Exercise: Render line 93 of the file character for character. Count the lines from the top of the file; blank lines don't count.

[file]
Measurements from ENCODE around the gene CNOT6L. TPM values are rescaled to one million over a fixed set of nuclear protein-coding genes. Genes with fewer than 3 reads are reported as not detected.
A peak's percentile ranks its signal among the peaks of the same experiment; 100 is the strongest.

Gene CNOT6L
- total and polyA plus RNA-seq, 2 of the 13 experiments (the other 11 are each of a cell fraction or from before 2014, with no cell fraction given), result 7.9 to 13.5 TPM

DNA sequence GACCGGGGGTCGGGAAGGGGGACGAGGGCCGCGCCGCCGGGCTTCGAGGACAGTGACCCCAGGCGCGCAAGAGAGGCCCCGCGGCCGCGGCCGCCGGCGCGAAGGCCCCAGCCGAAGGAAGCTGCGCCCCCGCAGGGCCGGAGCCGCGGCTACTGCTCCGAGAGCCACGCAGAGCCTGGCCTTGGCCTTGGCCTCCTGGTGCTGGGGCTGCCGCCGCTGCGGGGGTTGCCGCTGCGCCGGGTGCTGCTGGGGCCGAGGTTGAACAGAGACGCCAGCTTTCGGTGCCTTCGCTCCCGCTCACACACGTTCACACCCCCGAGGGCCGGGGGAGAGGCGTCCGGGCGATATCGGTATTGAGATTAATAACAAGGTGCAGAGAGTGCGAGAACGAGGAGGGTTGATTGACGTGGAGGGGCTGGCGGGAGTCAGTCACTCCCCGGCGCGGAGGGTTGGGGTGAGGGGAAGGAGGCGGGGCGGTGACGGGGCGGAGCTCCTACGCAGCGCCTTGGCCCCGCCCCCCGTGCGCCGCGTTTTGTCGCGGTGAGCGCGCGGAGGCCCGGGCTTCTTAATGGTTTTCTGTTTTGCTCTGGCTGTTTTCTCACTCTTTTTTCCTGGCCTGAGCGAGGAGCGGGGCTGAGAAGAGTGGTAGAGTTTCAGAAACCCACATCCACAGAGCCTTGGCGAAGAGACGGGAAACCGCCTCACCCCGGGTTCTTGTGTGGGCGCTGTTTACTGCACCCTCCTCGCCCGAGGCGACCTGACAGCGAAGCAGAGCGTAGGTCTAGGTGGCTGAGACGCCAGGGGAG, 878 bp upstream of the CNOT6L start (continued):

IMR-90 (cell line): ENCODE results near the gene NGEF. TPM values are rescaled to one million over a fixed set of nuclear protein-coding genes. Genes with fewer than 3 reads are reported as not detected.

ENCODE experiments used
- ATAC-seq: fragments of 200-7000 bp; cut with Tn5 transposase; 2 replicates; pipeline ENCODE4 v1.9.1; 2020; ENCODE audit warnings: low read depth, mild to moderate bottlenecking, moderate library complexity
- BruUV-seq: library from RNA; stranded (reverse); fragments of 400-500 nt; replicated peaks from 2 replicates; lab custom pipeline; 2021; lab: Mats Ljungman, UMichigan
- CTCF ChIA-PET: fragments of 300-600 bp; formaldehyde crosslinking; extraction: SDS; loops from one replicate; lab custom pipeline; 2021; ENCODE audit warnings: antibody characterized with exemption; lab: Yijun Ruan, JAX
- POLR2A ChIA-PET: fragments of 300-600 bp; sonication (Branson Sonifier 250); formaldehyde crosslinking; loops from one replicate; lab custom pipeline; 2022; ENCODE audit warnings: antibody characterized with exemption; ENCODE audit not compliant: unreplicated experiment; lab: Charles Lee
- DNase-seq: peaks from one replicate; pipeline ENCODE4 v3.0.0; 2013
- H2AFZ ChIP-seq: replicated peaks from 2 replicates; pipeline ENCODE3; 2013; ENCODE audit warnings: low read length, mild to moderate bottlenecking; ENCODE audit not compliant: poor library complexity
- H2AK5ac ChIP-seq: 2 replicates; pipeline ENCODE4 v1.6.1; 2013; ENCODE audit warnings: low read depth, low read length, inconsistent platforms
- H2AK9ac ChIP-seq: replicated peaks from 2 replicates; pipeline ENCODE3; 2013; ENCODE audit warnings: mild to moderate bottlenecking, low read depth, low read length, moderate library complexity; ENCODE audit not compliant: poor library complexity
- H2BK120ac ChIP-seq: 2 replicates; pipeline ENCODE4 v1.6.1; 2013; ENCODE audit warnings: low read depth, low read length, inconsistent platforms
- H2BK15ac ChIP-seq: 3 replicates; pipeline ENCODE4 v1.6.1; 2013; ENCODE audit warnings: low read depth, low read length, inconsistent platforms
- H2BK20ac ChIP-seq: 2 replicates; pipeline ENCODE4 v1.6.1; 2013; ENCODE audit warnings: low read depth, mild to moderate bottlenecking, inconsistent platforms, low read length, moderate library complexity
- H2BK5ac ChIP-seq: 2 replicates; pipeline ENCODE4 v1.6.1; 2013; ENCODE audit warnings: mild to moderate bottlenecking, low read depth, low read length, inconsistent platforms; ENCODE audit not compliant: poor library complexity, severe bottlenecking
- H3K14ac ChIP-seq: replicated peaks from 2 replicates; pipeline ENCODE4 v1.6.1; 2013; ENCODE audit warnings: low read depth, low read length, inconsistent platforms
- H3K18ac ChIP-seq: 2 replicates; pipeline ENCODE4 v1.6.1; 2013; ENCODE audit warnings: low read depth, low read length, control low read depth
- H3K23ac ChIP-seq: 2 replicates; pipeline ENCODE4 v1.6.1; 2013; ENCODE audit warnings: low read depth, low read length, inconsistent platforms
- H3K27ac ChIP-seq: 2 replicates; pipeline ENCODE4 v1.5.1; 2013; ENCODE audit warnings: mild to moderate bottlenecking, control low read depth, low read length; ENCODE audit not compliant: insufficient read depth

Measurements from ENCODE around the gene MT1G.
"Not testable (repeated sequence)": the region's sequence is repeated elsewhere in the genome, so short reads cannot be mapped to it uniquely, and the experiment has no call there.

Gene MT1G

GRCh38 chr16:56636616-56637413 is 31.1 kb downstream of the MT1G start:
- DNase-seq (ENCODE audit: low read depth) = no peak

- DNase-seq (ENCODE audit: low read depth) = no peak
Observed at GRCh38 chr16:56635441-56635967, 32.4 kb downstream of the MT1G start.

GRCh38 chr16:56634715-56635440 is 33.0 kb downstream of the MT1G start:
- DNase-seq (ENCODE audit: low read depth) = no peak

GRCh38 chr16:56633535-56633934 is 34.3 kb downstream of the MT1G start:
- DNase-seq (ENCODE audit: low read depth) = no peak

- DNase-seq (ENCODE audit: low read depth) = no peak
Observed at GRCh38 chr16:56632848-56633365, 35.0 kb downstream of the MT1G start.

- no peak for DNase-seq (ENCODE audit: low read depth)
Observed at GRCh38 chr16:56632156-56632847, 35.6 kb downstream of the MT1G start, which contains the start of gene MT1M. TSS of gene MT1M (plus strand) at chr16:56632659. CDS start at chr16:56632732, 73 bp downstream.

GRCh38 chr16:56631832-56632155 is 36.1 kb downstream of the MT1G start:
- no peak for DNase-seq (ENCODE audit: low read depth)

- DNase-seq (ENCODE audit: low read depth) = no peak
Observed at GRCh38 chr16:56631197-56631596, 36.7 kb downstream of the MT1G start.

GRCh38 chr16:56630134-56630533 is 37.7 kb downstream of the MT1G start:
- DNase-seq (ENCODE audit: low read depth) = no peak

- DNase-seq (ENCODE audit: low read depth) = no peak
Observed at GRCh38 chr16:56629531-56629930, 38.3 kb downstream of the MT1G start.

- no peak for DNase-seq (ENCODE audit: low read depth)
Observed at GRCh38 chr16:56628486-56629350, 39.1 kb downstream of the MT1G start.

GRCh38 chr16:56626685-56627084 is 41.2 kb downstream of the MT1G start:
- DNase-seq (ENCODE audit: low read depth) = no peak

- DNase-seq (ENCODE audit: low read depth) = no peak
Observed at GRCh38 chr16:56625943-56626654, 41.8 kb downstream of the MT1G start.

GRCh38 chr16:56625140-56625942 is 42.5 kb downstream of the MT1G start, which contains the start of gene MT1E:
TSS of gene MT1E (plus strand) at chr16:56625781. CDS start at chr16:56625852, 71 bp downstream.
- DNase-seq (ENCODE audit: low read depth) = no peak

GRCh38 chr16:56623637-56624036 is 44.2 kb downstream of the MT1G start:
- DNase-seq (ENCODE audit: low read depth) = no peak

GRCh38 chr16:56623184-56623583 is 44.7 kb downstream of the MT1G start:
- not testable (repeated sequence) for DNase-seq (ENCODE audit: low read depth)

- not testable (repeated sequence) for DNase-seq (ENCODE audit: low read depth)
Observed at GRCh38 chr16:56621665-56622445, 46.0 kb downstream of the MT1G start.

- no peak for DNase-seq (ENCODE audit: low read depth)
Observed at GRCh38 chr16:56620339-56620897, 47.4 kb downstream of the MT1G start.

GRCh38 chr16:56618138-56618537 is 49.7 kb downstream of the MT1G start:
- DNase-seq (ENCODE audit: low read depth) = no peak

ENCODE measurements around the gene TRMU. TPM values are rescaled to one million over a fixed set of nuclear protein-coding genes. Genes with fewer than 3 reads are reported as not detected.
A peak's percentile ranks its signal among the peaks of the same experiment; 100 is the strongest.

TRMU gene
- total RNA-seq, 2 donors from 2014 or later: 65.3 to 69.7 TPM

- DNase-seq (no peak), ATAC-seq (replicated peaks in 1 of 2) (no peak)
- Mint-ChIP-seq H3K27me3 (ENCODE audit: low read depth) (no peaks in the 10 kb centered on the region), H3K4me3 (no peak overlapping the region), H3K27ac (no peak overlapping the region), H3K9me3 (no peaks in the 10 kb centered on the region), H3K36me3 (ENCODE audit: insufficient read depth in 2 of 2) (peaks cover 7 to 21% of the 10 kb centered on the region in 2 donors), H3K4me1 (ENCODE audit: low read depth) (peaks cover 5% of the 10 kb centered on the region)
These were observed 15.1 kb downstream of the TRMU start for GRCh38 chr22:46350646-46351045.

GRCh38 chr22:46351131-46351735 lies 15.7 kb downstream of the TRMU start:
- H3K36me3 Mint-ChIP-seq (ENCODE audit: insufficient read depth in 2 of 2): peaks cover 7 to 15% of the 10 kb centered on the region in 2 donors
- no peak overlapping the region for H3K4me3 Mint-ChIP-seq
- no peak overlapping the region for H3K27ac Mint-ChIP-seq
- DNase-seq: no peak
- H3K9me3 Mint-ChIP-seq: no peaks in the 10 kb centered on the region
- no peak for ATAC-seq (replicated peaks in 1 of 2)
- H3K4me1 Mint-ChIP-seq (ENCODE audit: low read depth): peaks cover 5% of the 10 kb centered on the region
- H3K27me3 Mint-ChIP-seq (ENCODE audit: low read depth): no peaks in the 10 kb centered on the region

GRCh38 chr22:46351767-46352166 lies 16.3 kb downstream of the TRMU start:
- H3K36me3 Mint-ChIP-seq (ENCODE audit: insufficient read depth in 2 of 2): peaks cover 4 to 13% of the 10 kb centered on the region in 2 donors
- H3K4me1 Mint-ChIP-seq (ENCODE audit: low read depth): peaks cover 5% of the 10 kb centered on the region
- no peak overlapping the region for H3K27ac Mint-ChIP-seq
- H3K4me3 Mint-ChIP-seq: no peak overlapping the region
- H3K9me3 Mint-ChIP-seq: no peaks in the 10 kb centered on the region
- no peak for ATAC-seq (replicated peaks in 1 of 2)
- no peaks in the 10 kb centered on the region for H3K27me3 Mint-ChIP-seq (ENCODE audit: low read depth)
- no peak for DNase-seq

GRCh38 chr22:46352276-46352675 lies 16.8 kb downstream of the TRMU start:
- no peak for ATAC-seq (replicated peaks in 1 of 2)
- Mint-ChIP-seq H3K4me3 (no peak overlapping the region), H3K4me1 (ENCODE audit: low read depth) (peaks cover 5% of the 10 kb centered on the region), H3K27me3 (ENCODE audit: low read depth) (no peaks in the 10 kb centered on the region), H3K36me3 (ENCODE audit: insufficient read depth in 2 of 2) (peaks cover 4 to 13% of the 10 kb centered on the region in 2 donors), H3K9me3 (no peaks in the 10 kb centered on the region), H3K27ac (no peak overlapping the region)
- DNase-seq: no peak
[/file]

- Mint-ChIP-seq H3K4me3 (no peak overlapping the region), H3K4me1 (ENCODE audit: low read depth) (peaks cover 5% of the 10 kb centered on the region), H3K27me3 (ENCODE audit: low read depth) (no peaks in the 10 kb centered on the region), H3K36me3 (ENCODE audit: insufficient read depth in 2 of 2) (peaks cover 4 to 13% of the 10 kb centered on the region in 2 donors), H3K9me3 (no peaks in the 10 kb centered on the region), H3K27ac (no peak overlapping the region)